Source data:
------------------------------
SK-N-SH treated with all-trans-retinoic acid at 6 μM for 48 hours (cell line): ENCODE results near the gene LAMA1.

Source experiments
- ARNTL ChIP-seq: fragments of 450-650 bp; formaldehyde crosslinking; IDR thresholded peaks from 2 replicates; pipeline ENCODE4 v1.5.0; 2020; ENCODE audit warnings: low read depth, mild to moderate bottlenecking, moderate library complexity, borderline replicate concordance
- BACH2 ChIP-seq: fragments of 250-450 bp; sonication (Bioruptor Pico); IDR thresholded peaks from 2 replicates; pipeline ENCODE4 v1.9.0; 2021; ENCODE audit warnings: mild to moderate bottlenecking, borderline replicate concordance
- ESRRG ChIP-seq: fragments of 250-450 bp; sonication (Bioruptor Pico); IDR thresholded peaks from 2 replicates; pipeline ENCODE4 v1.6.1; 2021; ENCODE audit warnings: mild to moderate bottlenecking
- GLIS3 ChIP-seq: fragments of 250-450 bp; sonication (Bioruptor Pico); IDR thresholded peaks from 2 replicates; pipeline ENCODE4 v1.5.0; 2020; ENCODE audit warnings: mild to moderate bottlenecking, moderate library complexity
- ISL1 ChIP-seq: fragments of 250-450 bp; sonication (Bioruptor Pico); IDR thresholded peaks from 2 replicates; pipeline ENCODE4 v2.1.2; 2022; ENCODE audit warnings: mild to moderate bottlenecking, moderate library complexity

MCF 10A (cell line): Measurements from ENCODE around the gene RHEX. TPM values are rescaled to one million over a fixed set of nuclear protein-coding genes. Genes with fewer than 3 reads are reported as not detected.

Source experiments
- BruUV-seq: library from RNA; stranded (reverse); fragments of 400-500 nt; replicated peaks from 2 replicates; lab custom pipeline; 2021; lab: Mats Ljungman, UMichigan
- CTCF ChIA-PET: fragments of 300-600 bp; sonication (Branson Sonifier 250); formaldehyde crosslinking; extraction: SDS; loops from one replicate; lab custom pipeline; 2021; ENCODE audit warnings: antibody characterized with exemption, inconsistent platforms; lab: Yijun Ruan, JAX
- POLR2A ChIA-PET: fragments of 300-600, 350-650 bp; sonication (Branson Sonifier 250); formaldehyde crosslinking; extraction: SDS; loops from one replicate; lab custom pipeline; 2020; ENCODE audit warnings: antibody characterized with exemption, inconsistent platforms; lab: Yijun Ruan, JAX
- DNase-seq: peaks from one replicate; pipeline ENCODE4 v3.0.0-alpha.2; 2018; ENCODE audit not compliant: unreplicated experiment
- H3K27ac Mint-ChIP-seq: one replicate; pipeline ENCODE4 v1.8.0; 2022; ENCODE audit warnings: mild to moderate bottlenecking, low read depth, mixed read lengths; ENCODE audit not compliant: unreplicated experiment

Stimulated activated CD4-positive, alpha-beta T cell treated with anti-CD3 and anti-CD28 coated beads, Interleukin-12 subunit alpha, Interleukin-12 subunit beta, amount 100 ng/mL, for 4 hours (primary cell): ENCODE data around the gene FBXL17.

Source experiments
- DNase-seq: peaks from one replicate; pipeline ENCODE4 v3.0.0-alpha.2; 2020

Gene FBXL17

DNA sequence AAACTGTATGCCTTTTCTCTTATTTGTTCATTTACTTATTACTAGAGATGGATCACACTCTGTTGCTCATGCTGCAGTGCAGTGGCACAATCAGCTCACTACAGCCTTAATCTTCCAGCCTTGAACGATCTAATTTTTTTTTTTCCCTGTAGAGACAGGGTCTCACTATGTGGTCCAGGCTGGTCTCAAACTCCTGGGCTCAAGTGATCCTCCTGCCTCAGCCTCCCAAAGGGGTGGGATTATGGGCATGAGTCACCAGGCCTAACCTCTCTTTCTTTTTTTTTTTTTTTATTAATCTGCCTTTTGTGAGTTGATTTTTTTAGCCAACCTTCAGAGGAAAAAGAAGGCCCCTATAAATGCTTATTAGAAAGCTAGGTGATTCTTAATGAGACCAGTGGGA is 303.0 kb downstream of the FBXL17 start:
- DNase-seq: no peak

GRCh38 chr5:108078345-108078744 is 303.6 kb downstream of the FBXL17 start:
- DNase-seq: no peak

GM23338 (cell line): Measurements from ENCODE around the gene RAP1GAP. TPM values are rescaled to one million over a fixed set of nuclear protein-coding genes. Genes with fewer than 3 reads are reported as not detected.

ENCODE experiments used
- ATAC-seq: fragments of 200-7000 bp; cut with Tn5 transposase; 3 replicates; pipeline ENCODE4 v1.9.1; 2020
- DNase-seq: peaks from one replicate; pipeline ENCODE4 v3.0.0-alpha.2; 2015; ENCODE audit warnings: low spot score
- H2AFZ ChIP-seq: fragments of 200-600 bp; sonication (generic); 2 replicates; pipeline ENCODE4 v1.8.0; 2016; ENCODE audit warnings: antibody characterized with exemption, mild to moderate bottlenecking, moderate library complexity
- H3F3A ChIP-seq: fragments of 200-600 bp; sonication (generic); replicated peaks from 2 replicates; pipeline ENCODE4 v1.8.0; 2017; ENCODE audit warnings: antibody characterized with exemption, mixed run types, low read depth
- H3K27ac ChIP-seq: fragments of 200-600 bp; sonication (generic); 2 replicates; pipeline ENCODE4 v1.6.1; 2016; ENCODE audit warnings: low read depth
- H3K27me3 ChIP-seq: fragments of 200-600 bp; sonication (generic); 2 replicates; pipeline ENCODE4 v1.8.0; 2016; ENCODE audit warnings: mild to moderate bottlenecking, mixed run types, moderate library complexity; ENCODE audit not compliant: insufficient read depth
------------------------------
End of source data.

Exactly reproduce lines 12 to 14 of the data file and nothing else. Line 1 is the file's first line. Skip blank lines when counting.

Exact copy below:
- POLR2A ChIA-PET: fragments of 300-600, 350-650 bp; sonication (Branson Sonifier 250); formaldehyde crosslinking; extraction: SDS; loops from one replicate; lab custom pipeline; 2020; ENCODE audit warnings: antibody characterized with exemption, inconsistent platforms; lab: Yijun Ruan, JAX
- DNase-seq: peaks from one replicate; pipeline ENCODE4 v3.0.0-alpha.2; 2018; ENCODE audit not compliant: unreplicated experiment
- H3K27ac Mint-ChIP-seq: one replicate; pipeline ENCODE4 v1.8.0; 2022; ENCODE audit warnings: mild to moderate bottlenecking, low read depth, mixed read lengths; ENCODE audit not compliant: unreplicated experiment